My dog, Baby, is a healthy and happy 3-year-old Bluetick Coonhound mix. Our daily walks in the forest are constantly interrupted by various calls of nature. Baby is a scenthound, so she has an instinctive need to smell every tree trunk, pile of deer droppings, and disturbed patch of pine straw in the forest. When that isn’t halting our progress, it’s her habit of peeing a lot. Between drinks of water before we leave the house and when we reach the turnaround point, she might pee five or six times! Is her bladder the size of a tanker truck? Should I be worried about her frequent urination?
I know I’m not the only pet parent who’s wondered about frequent urination. The technical term for this is “polyuria;” it’s not a disease itself, but rather a descriptive catchall that means “peeing a lot” or “urinating excessively.” There are many factors and conditions that can affect how often dogs relieve themselves. The possible answers range from the completely benign to health issues that require veterinary consultation. These include:
A dog’s age has a definite impact on the number of times they’ll need to urinate. Whether they’ve just brought a new puppy home or are witnessing the early signs of a dog reaching seniority, first-time dog owners might be alarmed at how prolific or productive their dogs’ bladders are. Every dog is different, but on average, a healthy dog urinates once every four to six hours.
Until they are about 5 or 6 months old, puppies tend to urinate twice as often, every two hours or so. Part of that is lack of bladder control, which they master with maturity, house-training, and force of habit. Polyuria can return naturally as part of the aging process or as a side effect if they are on certain medications.
If a dog spends more time outside during the warmer months of the year, they’ll need more water. Since dogs don’t sweat — or at least have far fewer sweat glands than humans do — they regulate their body temperature by increased panting, which uses more of their body’s water stores. Dogs who go inside and outside often may drink more while they’re in the heat, but returning to a climate-controlled space means they’re not losing that extra drinking water to panting. This brings about a cycle where lapping up more water means they’ll have to pee more.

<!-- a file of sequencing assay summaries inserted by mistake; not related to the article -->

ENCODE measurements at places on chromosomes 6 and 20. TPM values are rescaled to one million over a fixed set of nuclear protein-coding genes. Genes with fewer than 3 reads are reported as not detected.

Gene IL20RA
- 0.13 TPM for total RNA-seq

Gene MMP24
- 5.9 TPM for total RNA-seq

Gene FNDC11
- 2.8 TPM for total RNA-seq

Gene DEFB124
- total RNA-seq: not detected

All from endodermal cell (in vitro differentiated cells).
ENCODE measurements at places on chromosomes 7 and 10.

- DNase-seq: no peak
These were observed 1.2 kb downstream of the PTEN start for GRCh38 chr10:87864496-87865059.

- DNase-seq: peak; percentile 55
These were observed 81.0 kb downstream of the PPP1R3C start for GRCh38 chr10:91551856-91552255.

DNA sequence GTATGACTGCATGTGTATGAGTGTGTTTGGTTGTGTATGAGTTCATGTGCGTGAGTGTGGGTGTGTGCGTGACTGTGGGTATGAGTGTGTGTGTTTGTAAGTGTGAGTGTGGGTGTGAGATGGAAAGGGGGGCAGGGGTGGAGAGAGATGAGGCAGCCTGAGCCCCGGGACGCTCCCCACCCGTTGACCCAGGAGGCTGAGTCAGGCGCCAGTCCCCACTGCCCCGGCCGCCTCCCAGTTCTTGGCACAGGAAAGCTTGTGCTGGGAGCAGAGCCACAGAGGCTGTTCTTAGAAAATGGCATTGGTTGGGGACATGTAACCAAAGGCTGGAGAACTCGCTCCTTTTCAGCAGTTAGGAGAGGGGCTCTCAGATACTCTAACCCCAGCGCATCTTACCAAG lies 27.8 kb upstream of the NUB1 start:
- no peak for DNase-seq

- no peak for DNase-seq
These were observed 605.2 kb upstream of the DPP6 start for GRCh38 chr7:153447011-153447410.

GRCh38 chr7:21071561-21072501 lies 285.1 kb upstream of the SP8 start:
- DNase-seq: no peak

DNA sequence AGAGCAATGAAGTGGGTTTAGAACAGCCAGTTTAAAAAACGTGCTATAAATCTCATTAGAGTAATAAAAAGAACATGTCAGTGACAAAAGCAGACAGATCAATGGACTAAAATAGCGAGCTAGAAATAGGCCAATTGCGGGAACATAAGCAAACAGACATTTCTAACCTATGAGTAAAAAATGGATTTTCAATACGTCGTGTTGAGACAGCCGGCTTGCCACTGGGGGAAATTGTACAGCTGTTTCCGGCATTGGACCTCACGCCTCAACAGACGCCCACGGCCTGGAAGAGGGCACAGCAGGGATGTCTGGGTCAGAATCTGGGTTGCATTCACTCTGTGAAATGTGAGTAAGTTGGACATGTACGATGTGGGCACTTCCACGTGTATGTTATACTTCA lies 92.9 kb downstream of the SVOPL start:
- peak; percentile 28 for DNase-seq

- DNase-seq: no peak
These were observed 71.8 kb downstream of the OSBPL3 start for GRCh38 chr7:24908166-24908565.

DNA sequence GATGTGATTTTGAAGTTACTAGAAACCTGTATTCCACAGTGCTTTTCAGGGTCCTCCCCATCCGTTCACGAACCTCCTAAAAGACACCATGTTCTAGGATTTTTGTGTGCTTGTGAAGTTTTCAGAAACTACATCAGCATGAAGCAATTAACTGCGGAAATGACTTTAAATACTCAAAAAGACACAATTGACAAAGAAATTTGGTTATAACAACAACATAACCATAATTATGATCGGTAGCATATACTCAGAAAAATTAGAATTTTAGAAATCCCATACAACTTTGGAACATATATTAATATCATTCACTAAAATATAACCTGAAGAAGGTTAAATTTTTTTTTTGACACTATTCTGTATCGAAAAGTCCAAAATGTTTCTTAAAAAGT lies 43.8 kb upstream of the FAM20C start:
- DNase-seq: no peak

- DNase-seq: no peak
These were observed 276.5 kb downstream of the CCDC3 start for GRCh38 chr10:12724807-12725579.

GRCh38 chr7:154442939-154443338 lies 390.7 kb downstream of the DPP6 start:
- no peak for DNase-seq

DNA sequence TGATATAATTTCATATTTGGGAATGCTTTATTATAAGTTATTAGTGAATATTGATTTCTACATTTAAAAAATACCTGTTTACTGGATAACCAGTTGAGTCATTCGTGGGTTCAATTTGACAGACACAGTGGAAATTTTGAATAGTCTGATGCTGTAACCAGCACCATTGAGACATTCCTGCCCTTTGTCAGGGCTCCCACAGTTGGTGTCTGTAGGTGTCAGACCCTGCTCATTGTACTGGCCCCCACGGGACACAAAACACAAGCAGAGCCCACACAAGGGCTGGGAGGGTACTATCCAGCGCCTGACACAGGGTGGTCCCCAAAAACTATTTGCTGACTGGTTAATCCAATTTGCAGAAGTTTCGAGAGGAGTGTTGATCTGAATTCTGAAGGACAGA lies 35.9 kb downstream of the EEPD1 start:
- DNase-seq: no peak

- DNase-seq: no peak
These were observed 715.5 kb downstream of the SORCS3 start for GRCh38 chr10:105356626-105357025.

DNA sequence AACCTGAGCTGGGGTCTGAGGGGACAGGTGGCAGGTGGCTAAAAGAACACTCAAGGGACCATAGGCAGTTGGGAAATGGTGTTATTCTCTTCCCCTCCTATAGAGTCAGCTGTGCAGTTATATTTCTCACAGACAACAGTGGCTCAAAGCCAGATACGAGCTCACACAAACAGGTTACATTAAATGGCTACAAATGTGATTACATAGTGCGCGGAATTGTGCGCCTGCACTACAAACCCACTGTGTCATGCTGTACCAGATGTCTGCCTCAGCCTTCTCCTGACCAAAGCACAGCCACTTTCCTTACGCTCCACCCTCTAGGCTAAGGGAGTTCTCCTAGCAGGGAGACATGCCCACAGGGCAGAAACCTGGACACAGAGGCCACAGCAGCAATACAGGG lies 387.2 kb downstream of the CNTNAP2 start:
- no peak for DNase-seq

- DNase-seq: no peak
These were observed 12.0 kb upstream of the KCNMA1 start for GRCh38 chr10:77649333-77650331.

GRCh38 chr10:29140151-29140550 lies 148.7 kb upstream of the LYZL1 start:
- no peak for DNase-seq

Dogs don’t use stickers or magic markers, so peeing on things is a common way for dogs to assert a claim to spaces they consider to be their territory. This practice, called territorial, or urine marking, is the primary reason my own dog pees so often when we’re out walking. How can we tell the difference between a dog just relieving herself and marking? Normal urination happens as a long and sustained stream.
Urine marking, on the other hand, occurs in short bursts, and may only be a few drops at a time. The practice makes little difference out in nature, but can be problematic if it’s happening in the house. One way of curtailing marking indoors is to have a dog spayed or neutered at the earliest opportunity. Dog owners who have recently adopted a second dog may find themselves in the crosshairs of a temporary urine-marking contest as the two dogs adjust to sharing a common space.
Interestingly, while getting a dog fixed can limit their drive to mark territory, the procedure can also lead to cases of incontinence, especially in female dogs. In this context, an incontinent dog pees more often because they lack bladder control. There is a distinct difference between a dog peeing more frequently because they have or need to, and one that urinates involuntarily.
Does this mean dog owners should think twice about getting their dogs spayed? No! According to Dr. Peter Dobias, the link is not to the surgery, but to how the dog’s back is stretched during the procedure. Indeed, Dr. Dobias says that back injuries to dogs may be a primary reason for loss of bladder control, especially as dogs age.
Urinary tract infection, or UTI, in dogs, is a common and treatable reason for dogs to urinate more often than usual. Like incontinence, urinary tract infections affect older female dogs at a much higher rate than male dogs of any age group. As with many serious medical conditions, though, peeing a lot is not the only, nor the most alarming, symptom a pet parent will notice. What is more likely to catch their attention is hazy or blood urine, a dog who squats for an extended period of time before starting to pee, or one who is whining as they urinate. The biggest culprit is bacteria in a dog’s urethra, which can be resolved with a course of antibiotics.
Diabetes, specifically diabetes mellitus, in dogs, can also be signaled by an uptick in the number of times a dog needs to pee. In dogs, this form of diabetes arises when the digestive system cannot effectively convert food into usable energy. Similar to UTI, there are a host of additional symptoms beyond frequent urination. As the disease advances, the symptoms begin to create a feedback loop revolving around consumption and excretion.
Low blood sugar means the dog has less energy and feels the need to eat more. In order to void all the additional food sugars they are consuming, the dog will have to drink more water and pee accordingly. Canine diabetes cannot be cured, but it can be managed through a regimen of diet, exercise, and medication.
Frequent urination alone should not be a cause for immediate concern. It may seem like strange advice, but watching your dog pee at every opportunity can be a boon to your dog’s health, especially as they grow older. Familiarize yourself with how, when, where, and the number of times your dog urinates. It doesn’t take much practice or observation for a dog owner to learn to differentiate between peeing, marking, and involuntary leaking. Make note of dramatic changes in the color of a dog’s pee, as well as any other changes in the dog’s energy level and eating habits.